Our strategy of competitive binding of pesticide to a protein target prior to radiolabelling with 3H-DFP is not required if pesticides or other small molecules are available as radiolabelled ligands. Currently, radiolabelled pesticides are not commercially available, but some may be produced as a custom synthesis. Since the MCP autoradiographic imager displays useful spatial resolution (~70 μm) [5], we exploited this to examine microlocalisation in vivo for a custom synthesis radioligand. We prepared brain sections from animals 24 hours after they had been dosed with radiolabelled pesticide, and used the sensitive MCP autoradiographic imaging to provide insight into radiolabel microlocalisation within brain tissue. A prominent hot-spot of radiolabel was evident within the same tissue sections of each animal analysed, an example of which is included as Figure 5 (lower panel, hot-spot indicated with an arrow). These tissue sections were also examined using light microscopy of tissue slices that had been stained with H&E in order to localise radiolabel accumulation to brain anatomical regions. Even after freeze-drying and subsequent H&E staining, brain structural landmarks were preserved within tissue sections. The hot-spot of radiolabel incorporation overlaid with the brain lateral ventricles, which are flattened and appear as a white region on the slide due to the freeze-drying process—Figure 5 (upper panel, lateral ventricles indicated with an arrow). Presumably, accumulation of radiolabelled pesticide within the lateral ventricles reflected equilibrium with the cerebrospinal fluid within them. Figure 5 is included to illustrate the usage of this methodology for localising radiolabel within tissue sections, and more extensive details regarding these specific pesticide accumulations will be published elsewhere. Certainly, we would foresee that this approach of how to detect and microlocalise small radiolabelled molecules within tissue sections would have general methodology application.
Figure 5. Pesticide radiolabel microlocalisation within brain tissue slices.
Figure 5. Pesticide radiolabel microlocalisation within brain tissue slices.
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Brain tissue from mice dosed with a radiolabelled pesticide was cryosectioned and brain tissue slices applied to a standard slide, freeze dried, and subjected to 24 hours of MCP autoradiography (lower panel). Tissue sections were H&E stained (upper panel), and light microscopy used to overlay brain regional structure with radiolabel accumulations. A hot-spot of radiolabel accumulation was localised to the lateral ventricles, and has been indicated with arrows.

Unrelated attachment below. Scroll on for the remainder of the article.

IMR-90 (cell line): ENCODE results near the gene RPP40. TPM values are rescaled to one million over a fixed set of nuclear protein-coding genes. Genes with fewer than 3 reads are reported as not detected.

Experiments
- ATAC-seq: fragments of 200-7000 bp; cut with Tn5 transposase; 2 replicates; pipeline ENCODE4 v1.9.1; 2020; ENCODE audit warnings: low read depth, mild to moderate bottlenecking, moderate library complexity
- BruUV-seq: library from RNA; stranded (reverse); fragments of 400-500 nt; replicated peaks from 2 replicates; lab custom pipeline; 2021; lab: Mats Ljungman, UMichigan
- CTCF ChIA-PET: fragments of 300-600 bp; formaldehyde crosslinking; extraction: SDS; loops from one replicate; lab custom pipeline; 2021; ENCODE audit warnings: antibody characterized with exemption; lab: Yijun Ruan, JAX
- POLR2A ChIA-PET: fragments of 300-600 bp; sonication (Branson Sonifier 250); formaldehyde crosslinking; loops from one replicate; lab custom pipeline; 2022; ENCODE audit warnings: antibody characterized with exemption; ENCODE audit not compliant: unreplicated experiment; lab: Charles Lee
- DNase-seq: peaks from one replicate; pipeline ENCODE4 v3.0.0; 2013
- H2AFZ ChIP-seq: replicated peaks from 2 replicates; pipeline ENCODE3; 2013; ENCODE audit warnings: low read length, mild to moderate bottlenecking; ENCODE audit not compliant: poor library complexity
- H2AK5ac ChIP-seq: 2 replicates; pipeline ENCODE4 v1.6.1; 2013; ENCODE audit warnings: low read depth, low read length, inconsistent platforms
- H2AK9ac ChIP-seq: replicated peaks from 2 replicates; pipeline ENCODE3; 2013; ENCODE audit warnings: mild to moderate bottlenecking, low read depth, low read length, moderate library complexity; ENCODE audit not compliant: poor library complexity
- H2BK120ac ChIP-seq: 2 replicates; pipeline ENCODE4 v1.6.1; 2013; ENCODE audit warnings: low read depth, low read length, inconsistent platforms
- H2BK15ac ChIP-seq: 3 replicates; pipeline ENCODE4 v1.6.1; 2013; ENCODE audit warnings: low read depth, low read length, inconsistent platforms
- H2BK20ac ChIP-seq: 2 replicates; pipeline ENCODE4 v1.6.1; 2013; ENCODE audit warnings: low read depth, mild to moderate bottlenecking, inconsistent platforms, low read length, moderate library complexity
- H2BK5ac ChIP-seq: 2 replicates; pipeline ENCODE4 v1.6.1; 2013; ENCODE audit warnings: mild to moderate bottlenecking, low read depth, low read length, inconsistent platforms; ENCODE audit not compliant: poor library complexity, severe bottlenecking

3. Experimental

3.1. Materials

The organophosphorus pesticides azamethiphos-oxon (S-6-chloro-2,3-dihydro-2-oxo-1,3-oxazolo-[4,5-b]pyridin-3-ylmethyl O,O-dimethyl phosphorothioate), chlorfenvinphos-oxon (2-chloro-1-(2,4-dichlorophenyl)vinyl diethyl phosphate), and malathion (diethyl(dimethoxyphosphino-thioylthio)succinate) and its corresponding oxon (malaoxon) were all purchased from QMX Laboratories Ltd., Thaxted, UK, and were of 95–99.5% purity. Chlorpyrifos (O,O-diethyl-O-(3,5,6-trichloro-2-pyridyl)phosphorothioate) and diazinon (O,O-diethyl O-2-isopropyl-6-methylpyrimidin-4-yl phosphorothioate) as their corresponding oxons were purchased from Greyhound Laboratories, Birkenhead, UK, at 97.2–99.4% purity. The structures of the pesticides used for in vitro analyses are shown in Figure 1. For in vitro assays, pesticides were prepared as 100 mM stock solutions in ethanol (Sigma, HPLC grade, <0.10% water), except azamethiphos-oxon which was at 50 mM, and were stored at 4 °C for up to 2 weeks. Pesticides were diluted in phosphate buffered saline (PBS) to required concentrations just prior to use. Tritiated-diisopropylfluorophosphate (3H-DFP) at a specific activity of 150 GBq/mmol was purchased from Perkin Elmer, Boston, USA. NuPAGE Novex pre-cast gels (4–12% Bis-Tris gels for one-dimensional (1D) polyacrylamide gel electrophoresis (PAGE) and 4–12% Bis-Tris Zoom gels for two dimensional (2D) PAGE, 3-(N-morpholino)propanesulfonic acid (MOPS)-SDS running buffer, and all other PAGE reagents were purchased from Invitrogen.

3.2. Tissue Preparations